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Logo of nihpaAbout Author manuscriptsSubmit a manuscriptNIH Public Access; Author Manuscript; Accepted for publication in peer reviewed journal;
Gend Med. Author manuscript; available in PMC May 3, 2012.
Published in final edited form as:
PMCID: PMC3342664
NIHMSID: NIHMS372896

Relationship Between Gender and Psychotic Symptoms in Cocaine-Dependent and Methamphetamine-Dependent Participants

Abstract

Background

It has been well documented that cocaine and methamphetamine use can lead to the onset of psychotic symptoms similar to schizophrenia. However, the research and literature on gender differences and stimulant-induced psychosis have been mixed.

Objective

The primary aim of this study was to investigate gender differences in the reporting of psychotic symptoms in cocaine-versus methamphetamine-dependent individuals.

Methods

Participants were recruited from the Los Angeles, California, community via radio and newspaper advertisements. All met Diagnostic and Statistical Manual of Mental Disorders, Fourth Edition, criteria for cocaine or methamphetamine dependence, and all reported either methamphetamine or cocaine as their primary drug of abuse. During a screening interview, participants answered questions from the Psychotic Symptom Assessment Scale, which characterizes various types of psychotic symptoms during drug use (“while high”) or during periods of nonuse (“while abstinent”).

Results

Participants included 42 cocaine-dependent individuals (27 men, 15 women) and 43 methamphetamine-dependent individuals (25 men, 18 women). Among cocaine users, there were no significant differences between men and women with regard to ethnicity, years of use, route of administration, and amount used in the past week, though they differed significantly with regard to age (P = 0.029). In the “while abstinent” condition, women were significantly more likely than men to report experiencing auditory hallucinations (13% vs 0%, respectively; P = 0.050) and tactile hallucinations (20% vs 0%; P = 0.016), whereas men were more likely to report delusions of grandeur (48% vs 6%; P = 0.006). During the “while high” condition, women were significantly more likely than men to report delusions of grandeur (13% vs 0%, respectively; P = 0.050), tactile hallucinations (33% vs 0%; P = 0.001), and olfactory hallucinations (13% vs 0%; P = 0.050). Among methamphetamine users, there were no significant differences between men and women with regard to age, ethnicity, years of use, route of administration, or amount used in the past week. In the “while abstinent” condition, women were significantly more likely than men to report feeling that something was wrong with the way a part of their body looked (72% vs 32%, respectively; P = 0.009), olfactory hallucinations (39% vs 8%; P = 0.010) and dressing inappropriately (22% vs 0%; P = 0.010). During the “while high” condition, women were more likely than men to report delusions of grandeur (33% vs 16%, respectively; P = 0.030), paranoia (50% vs 16%; P = 0.017), and tactile hallucinations (61% vs 32%; P = 0.050).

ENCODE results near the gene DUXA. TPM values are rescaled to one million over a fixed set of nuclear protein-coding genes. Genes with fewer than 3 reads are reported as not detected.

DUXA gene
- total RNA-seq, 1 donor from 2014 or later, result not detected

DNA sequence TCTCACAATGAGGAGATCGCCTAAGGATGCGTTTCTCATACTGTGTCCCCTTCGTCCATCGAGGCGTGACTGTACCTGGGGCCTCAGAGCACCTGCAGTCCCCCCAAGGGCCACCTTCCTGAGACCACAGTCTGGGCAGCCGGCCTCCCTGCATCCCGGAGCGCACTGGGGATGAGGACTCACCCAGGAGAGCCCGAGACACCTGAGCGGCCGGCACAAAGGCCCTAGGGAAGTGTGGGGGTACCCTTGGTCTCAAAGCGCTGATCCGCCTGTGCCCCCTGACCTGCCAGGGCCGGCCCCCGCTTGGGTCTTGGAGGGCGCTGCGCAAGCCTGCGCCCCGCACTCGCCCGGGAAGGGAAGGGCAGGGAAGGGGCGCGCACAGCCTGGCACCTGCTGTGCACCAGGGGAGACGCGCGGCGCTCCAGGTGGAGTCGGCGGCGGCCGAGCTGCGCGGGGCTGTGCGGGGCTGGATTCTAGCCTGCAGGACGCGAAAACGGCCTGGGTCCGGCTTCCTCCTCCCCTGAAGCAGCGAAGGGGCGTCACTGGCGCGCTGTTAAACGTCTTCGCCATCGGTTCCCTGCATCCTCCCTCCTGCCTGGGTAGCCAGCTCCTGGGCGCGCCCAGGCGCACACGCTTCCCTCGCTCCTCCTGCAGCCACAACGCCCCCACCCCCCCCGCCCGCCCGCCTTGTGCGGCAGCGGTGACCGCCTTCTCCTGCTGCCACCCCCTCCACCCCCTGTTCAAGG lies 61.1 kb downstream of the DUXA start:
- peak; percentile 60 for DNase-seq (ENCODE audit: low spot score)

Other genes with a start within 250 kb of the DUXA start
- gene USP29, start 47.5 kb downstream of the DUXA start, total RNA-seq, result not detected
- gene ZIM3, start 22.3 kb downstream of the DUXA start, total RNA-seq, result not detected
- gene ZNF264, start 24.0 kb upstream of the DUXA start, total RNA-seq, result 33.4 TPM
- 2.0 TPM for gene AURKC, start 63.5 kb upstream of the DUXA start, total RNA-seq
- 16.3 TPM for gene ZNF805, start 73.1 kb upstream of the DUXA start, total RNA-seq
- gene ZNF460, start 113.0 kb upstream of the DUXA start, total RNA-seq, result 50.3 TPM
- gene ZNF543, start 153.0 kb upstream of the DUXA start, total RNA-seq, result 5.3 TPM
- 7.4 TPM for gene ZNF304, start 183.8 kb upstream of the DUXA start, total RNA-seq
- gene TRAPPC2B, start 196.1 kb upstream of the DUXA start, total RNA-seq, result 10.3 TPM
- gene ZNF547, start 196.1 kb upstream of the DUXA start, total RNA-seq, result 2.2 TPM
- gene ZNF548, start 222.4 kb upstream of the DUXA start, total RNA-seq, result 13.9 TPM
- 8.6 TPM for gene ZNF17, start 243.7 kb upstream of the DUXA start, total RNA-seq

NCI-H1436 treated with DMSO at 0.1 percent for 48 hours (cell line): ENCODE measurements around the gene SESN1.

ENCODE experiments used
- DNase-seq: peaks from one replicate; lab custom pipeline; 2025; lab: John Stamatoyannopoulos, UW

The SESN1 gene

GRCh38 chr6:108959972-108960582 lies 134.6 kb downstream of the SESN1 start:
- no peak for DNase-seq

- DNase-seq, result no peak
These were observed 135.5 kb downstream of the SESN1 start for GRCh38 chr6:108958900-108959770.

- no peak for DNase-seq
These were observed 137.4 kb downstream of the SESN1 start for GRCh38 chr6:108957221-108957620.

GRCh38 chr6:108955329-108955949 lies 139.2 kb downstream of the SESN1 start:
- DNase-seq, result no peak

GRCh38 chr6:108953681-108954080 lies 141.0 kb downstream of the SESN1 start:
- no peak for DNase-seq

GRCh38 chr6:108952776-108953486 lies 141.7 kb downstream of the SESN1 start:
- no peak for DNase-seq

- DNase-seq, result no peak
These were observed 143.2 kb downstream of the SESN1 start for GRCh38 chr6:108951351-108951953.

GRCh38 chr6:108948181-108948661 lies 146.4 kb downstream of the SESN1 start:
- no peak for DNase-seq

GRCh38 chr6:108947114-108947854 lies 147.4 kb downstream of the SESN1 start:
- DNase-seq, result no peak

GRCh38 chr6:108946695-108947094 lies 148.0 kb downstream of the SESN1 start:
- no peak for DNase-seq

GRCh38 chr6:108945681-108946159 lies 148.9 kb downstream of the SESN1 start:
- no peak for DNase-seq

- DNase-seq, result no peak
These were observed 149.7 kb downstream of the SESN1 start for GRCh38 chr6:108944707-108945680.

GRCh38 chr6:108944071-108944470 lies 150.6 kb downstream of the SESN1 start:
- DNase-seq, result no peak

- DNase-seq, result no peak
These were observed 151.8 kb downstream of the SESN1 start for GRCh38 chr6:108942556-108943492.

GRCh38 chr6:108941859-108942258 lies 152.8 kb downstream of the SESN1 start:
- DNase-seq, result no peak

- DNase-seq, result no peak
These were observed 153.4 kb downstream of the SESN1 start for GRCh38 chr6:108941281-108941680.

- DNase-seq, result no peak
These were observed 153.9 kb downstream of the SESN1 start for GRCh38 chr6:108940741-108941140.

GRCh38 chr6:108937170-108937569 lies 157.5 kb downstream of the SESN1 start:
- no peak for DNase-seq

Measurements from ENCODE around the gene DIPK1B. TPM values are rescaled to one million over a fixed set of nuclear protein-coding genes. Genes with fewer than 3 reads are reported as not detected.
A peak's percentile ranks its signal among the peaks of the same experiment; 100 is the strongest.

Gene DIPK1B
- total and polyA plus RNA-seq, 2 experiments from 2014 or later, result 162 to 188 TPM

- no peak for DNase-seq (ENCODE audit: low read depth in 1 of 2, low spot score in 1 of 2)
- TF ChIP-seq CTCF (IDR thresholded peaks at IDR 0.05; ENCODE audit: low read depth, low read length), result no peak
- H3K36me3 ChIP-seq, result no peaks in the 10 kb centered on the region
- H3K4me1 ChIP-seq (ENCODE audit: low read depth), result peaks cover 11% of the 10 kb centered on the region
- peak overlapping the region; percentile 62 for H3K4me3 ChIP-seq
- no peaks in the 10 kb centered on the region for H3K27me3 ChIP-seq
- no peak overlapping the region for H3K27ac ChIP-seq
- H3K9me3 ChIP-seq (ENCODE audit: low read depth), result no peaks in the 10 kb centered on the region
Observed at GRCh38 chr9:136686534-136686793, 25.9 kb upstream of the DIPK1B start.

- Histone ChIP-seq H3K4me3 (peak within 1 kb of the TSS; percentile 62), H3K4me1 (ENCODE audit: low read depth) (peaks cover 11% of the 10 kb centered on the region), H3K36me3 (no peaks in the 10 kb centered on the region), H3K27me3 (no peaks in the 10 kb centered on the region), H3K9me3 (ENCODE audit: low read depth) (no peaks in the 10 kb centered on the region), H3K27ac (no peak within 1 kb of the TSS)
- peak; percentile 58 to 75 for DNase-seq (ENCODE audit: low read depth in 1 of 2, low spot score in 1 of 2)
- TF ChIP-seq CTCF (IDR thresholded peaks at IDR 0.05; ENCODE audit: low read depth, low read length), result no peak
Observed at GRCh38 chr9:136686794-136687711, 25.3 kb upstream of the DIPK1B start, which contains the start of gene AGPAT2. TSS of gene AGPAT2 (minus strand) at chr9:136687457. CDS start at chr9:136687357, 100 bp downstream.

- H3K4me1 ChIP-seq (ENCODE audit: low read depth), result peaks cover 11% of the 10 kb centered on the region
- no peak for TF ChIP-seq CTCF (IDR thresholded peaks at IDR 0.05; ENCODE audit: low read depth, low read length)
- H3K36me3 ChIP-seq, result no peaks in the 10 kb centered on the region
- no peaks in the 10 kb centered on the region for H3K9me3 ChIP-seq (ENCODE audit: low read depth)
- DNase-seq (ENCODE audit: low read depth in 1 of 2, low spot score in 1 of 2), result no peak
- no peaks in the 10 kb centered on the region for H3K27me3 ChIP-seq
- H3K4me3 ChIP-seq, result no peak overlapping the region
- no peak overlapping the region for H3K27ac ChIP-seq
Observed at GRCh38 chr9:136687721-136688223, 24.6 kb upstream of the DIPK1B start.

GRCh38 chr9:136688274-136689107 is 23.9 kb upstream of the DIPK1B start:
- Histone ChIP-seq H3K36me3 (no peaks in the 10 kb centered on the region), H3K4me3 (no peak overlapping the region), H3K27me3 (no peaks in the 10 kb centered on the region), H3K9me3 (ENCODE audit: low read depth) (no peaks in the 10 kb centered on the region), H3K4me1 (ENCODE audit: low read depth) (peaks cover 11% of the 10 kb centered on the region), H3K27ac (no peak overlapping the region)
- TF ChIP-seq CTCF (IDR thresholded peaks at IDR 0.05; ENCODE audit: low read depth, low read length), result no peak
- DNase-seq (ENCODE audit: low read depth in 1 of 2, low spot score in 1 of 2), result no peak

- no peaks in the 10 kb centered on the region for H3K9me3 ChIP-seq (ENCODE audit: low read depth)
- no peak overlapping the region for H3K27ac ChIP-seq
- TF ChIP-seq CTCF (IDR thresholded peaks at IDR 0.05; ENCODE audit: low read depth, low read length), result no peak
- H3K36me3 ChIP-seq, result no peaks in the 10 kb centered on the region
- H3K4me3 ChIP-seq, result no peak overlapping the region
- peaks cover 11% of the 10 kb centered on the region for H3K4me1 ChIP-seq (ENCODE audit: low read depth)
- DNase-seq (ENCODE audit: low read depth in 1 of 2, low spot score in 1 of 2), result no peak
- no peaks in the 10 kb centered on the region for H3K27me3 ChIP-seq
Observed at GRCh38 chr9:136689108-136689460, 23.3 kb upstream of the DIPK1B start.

Conclusions

The findings of the present study revealed that cocaine- and methamphetamine-dependent women were more likely than their male counterparts to report experiencing various psychotic symptoms. This information may be useful for clinicians and mental health professionals, who should take these symptoms into account as potential barriers that may impede effective treatment.

Keywords: cocaine, methamphetamine, stimulant, psychosis, gender

INTRODUCTION

Overall, it has been observed that males have exhibited significantly higher rates of substance use, abuse, and dependence.1,2 However, when investigating gender differences and the use of stimulants, it has been reported that females tend to have an increased likelihood of experiencing cocaine dependence.3,4 Similarly, it has been found that females may be particularly vulnerable to the reinforcing effects of stimulant drugs, such as cocaine or methamphetamine.5,6 In addition, females who seek treatment for substance abuse exhibit more social and psychiatric problems compared with males.7